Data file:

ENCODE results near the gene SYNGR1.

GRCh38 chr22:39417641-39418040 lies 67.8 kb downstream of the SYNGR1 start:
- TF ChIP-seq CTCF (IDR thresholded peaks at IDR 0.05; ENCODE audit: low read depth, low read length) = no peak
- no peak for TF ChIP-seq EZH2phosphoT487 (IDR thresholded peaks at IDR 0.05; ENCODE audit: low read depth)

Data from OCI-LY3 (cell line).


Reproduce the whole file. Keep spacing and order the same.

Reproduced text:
ENCODE results near the gene SYNGR1.

GRCh38 chr22:39417641-39418040 lies 67.8 kb downstream of the SYNGR1 start:
- TF ChIP-seq CTCF (IDR thresholded peaks at IDR 0.05; ENCODE audit: low read depth, low read length) = no peak
- no peak for TF ChIP-seq EZH2phosphoT487 (IDR thresholded peaks at IDR 0.05; ENCODE audit: low read depth)

Data from OCI-LY3 (cell line).